Horlock remained gravely silent and Tallente passed out of the room,
realising that he had finally severed his connection with orthodox
English politics. The realisation, however, was rather more of a relief
than otherwise. For fifteen years he had been cumbered with precedent
in helping to govern by compromise. Now he was for the clean sweep or
nothing. He strolled into the House and back into his own committee
room, read through the orders of the day and spoke to the Government
Whip. It was, as Horlock had assured him, a dead afternoon. There were
a sheaf of questions being asked, none of which were of the slightest
interest to any one. With a little smile of anticipation upon his lips,
he hurried to the telephone. In a few moments he was speaking to Annie,
Lady Jane's maid.

"Will you give her ladyship a message?" he asked. "Tell her that I am
unexpectedly free for an hour or so, and ask if I may come around and
see her?" The maid was absent from the telephone for less than a minute.
When she returned, her message was brief but satisfactory. Her ladyship
would be exceedingly pleased to see Mr. Tallente.



CHAPTER XI

Tallente found a taxi on the stand and drove at once to Charles Street.
The butler took his hat and stick and conducted him into the spacious
drawing-room upon the first floor. Here he received a shock. The most
natural thing in the world had happened, but an event which he had never
even taken into his calculation. There were half a dozen other callers,
all, save one, women. Jane saw his momentary look of consternation, but
was powerless to send him even an answering message of sympathy. She
held out her hand and welcomed him with a smile.

"This is perfectly charming of you, Mr. Tallente," she said. "I know
how busy you must be in the afternoons, but I am afraid I am
old-fashioned enough to like my men friends to sometimes forget even the
affairs of the nation. You know my sister, I think - Lady Alice
Mountgarron? Aunt, may I present Mr. Tallente - the Countess of
Somerham. Mrs. Ward Levitte - Lady English - oh! and Colonel Fosbrook."

Tallente made the best of a very disappointing situation. He exchanged
bows with his new acquaintances, declined tea and was at once taken
possession of by Lady Somerham, a formidable-looking person in
tortoise-shell-rimmed spectacles, with a rasping voice and a judicial
air.

"So you are the Mr. Tallente," she began, "who Somerham tells me has
achieved the impossible!"

"Upon the face of it," Tallente rejoined, with a smile, "your husband is
proved guilty of an exaggeration."

"Poor Henry!" his wife sighed. "He does get a little hysterical about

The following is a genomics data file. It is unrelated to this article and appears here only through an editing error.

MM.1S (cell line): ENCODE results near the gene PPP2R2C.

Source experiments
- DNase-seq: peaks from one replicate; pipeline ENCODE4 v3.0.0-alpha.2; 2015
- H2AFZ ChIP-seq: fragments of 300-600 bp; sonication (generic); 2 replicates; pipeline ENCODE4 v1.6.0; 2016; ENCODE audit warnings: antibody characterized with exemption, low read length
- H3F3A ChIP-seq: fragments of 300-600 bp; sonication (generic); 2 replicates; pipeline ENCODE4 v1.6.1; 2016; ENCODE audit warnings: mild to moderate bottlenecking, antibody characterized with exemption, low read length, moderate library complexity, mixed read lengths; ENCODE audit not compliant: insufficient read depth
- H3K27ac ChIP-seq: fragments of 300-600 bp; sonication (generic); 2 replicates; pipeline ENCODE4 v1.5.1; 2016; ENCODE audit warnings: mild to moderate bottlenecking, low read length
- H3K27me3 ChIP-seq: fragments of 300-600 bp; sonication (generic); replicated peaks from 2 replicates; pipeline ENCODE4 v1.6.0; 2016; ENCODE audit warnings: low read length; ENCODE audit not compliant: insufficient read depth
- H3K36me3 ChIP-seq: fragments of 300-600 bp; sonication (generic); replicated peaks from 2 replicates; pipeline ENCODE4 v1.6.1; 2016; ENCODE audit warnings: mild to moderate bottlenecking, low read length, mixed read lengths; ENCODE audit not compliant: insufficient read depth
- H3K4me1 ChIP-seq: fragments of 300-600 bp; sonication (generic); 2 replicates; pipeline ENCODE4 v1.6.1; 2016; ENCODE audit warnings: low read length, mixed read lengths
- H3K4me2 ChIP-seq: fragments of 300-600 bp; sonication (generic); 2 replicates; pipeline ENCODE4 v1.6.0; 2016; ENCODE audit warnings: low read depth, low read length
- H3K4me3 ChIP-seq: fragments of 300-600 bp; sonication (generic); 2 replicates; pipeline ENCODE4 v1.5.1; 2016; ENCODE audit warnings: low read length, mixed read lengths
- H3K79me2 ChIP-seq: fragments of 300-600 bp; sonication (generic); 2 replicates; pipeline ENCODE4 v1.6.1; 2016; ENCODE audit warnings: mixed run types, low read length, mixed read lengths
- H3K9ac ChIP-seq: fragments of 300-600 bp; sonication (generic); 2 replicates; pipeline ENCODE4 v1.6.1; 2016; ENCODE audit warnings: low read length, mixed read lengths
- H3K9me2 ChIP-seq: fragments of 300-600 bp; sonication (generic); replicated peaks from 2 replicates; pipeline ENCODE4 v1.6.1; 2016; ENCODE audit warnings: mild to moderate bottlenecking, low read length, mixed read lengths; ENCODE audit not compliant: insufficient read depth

politics nowadays. What he says is that you are in a fair way to form a
coherent and united political party out of the various factions of
Labour, a thing which a little time ago no one thought possible."

Tallente promptly disclaimed the achievement.

"Stephen Dartrey is the man who did that," he declared. "I only joined
the Democrats a few months ago."

"But you are their leader," Lady Alice put in.

"Only in the House of Commons," Tallente replied.

"Dartrey is the leader of the party."

"Somerham says that Dartrey is a dreamer," the Countess went on, "that
you are the man of affairs and the actual head of them all."

"Your husband magnifies my position," Tallente assured her.

Mrs. Ward Levitte, the wife of a millionaire and a woman of vogue,
leaned forward and addressed him.

"Do set my mind at rest, Mr. Tallente," she begged. "Are you going to
break up our homes and divide our estates amongst the poor?"

"Is there going to be a revolution?" Lady English asked eagerly. "And
is it true that you are in league with all the Bolshevists on the
continent?"

Tallente masked his irritation and answered with a smile.

"Civil war," he declared, "commences to-morrow. Every one with a title
is to be interned in an asylum, all country houses are to be turned into
sanatoriums and all estates will be confiscated."

"The tiresome man won't tell us anything," Lady Alice sighed.

"Of course, he won't," Mrs. Ward Levitte observed. "You can't announce
a revolution beforehand truthfully."

"If there is a revolution within the next fifteen years," Tallente said,
"I think it will probably be on behalf of the disenfranchised
aristocracy, who want the vote back again."

Lady English and Mrs. Levitte found something else to talk about
between themselves. Lady Somerham, however, had no intention of letting
Tallente escape.

"You are a neighbour of my niece in Devonshire, I believe?" she asked.

He admitted the fact monosyllabically. He was supremely uncomfortable,
and it seemed to him that Jane, who was conducting an apparently
entertaining conversation with Colonel Fosbrook, might have done
something to rescue him.

"My niece has very broad ideas," Lady Somerham went on. "Some of her
fellow landowners in Devonshire are very much annoyed with the way she
has been getting rid of her property."

"Lady Jane," he pronounced drily, "is in my opinion very wise. She is
anticipating the legislation to come, which will inevitably restore the
land to the people, from whom, in most cases, it was stolen."

"Well, my husband gave two hundred thousand pounds of good, hard-earned
money for Stoughton, where we live," Mrs. Ward Levitte intervened. "So
far as I know, the money wasn't stolen from anybody, and I should say
that the robbery would begin if the Socialists, or whatever they call
themselves, tried to take it away from us to distribute amongst their
followers. What do you think, Mr. Tallente? My husband, as I dare say
you know, is a banker and a very hard-working man."

"I agree with you," he replied. "One of the pleasing features of the
axioms of Socialism adopted by the Democratic Party is that it respects
the rights of the wealthy as well as the rights of the poor man. The
Democrats may - in fact, they most certainly will - legislate to prevent
the hoarding of wealth or to have it handed down to unborn generations,
but I can assure you that it does not propose to interfere with the
ethics of _meum_ and _tuum_."

"I wish I could make out what it's all about," Lady Alice murmured.